Israel applies extreme pressure to underage
Palestinian minors are subject to extreme pressure during detention and interrogation in an effort to extract a confession, the Palestinian branch of Defense for Children International claims.
The group, which represents hundreds of minors in Israeli military courts every year, cites as an example the case of two 16-year-olds from Assira al-Qibalya, near Nablus, who were suspected of setting fire to a field near the settlement of Yitzhar. They were each detained for a total of three weeks, including 10 days in a Shin Bet security service facility in Petah Tikva. Six of those 10 days were spent in isolation. In the end, they were released without charge.
On June 2. At 2 A.M. on June 10, the army raided the boys’ homes and arrested them.
Both were handcuffed, M.M. in front, but F.A. from the back – even though army regulations forbid handcuffing people from the rear. They were blindfolded and taken to a lock-up in Hawara, where they were held for two weeks. At that facility, they said, the food was insufficient and almost inedible, and they were allowed outside for only half an hour a day.
From Hawara, they were taken twice to the army’s Salem lock-up, where an interrogator who called himself “Jihad” threatened to torture them with electric shocks unless they confessed, the boys said. F.A. said Jihad also threatened to charge him with illegal possession of a rifle and stone-throwing if he did not confess to the arson.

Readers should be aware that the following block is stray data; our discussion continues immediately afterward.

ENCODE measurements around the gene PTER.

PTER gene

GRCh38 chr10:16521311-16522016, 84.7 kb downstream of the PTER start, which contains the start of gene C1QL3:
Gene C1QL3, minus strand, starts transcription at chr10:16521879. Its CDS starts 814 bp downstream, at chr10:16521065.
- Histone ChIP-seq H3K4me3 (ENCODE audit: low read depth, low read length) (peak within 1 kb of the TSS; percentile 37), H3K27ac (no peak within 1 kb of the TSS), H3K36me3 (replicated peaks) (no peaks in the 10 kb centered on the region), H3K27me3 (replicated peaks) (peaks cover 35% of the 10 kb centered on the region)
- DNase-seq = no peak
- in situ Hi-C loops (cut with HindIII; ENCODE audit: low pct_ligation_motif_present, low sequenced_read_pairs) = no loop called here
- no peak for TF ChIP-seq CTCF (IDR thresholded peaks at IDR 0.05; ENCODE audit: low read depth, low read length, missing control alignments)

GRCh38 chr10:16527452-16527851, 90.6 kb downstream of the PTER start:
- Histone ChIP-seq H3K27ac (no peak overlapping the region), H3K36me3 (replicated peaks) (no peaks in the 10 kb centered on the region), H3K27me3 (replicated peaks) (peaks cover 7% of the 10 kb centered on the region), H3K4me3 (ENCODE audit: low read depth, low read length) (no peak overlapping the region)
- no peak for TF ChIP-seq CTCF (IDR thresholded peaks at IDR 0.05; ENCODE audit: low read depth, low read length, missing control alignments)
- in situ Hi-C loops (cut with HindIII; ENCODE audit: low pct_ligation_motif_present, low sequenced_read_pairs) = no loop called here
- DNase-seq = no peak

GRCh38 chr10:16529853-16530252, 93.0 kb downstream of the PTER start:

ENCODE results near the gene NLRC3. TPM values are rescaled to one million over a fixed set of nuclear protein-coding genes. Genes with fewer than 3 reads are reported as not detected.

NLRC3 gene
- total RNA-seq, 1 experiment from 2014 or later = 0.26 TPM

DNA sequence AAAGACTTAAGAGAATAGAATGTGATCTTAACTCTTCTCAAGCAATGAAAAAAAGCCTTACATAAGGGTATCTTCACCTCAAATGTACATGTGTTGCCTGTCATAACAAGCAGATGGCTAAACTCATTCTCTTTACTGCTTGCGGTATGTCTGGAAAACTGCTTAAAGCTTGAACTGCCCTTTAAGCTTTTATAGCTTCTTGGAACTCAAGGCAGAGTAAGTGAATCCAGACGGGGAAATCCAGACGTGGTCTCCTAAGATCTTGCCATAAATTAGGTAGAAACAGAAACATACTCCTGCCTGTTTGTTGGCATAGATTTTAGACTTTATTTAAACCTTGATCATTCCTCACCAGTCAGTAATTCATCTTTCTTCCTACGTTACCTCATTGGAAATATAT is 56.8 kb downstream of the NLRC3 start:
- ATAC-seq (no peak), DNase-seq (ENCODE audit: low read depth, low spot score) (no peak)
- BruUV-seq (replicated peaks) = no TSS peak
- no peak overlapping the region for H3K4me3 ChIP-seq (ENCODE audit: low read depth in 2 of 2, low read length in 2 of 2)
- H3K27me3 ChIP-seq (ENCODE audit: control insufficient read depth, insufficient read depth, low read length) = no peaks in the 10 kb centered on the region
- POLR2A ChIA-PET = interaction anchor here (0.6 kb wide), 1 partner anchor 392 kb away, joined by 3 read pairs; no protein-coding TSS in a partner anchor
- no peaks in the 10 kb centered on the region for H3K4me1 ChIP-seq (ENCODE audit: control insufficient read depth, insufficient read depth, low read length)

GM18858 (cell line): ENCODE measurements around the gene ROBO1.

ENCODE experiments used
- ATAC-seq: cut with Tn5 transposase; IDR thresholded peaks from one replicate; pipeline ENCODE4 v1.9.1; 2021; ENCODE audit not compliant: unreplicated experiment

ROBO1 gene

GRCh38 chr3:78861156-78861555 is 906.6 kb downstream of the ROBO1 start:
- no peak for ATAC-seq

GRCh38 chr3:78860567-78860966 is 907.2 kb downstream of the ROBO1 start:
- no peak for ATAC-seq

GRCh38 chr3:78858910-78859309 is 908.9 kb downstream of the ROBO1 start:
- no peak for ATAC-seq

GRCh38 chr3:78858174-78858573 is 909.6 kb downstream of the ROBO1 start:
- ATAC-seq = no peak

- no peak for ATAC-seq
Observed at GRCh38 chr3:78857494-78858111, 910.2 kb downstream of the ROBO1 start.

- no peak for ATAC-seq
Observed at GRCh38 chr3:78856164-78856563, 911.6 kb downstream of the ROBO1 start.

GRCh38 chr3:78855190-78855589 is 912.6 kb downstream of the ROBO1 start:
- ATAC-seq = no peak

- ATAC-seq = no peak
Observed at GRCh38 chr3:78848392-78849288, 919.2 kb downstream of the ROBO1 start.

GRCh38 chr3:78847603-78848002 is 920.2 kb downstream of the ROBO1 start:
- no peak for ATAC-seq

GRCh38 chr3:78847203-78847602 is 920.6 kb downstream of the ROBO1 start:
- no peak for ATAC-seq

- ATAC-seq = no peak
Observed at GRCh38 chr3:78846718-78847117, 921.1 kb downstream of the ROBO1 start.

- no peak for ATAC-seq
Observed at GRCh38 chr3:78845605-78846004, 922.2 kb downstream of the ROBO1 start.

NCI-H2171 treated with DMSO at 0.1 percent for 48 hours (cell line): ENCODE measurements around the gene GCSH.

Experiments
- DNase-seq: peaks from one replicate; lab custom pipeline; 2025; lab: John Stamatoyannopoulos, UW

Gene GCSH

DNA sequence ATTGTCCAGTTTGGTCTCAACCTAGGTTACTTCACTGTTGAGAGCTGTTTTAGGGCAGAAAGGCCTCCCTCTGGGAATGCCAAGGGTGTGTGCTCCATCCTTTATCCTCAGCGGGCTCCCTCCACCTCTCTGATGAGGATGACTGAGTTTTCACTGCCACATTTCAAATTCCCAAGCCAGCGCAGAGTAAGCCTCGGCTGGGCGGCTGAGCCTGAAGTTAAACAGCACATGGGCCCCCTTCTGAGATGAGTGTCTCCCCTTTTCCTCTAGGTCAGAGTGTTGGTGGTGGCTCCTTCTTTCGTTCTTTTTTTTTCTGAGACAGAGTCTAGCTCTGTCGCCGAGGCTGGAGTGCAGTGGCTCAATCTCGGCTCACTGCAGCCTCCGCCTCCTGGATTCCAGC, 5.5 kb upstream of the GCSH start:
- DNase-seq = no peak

On June 17, Capt. Gil Elharar of the Salem military court remanded them for another eight days. That hearing was the first time since their arrest that they had seen their parents, though they were not allowed to speak with them.
On June 21, bound hand and foot, the boys were taken to the Shin Bet facility in Petah Tikva. When M.M. told his interrogators that he was at school taking an exam when the fire started, they claimed F.A. had already incriminated him. F.A. in turn was told that people had seen him start the fire.
Both boys said the six days they spent in isolation was the worst part of their detention. The isolation cells had no windows, and the lights were on 24 hours a day. M.M. said he would bang on the door and beg the jailers to move him to a cell with other people, but they just yelled at him to shut up.
The boys also said that after discovering a crack in the wall between their cells that enabled them to communicate by shouting, they discussed confessing to the crime they had not committed, because they could no longer endure the isolation cells.
On June 23, they were remanded for 10 more days, by Lt. Col. Vered Ornstein of the Petah Tikva military court, and on June 30, for another five days. The judge at the latter hearing, Lt. Col. Eliyahu Nimni, wrote that the evidence justified their continued detention on the grounds that they were dangerous.
But on July 1, the two were suddenly released without charge.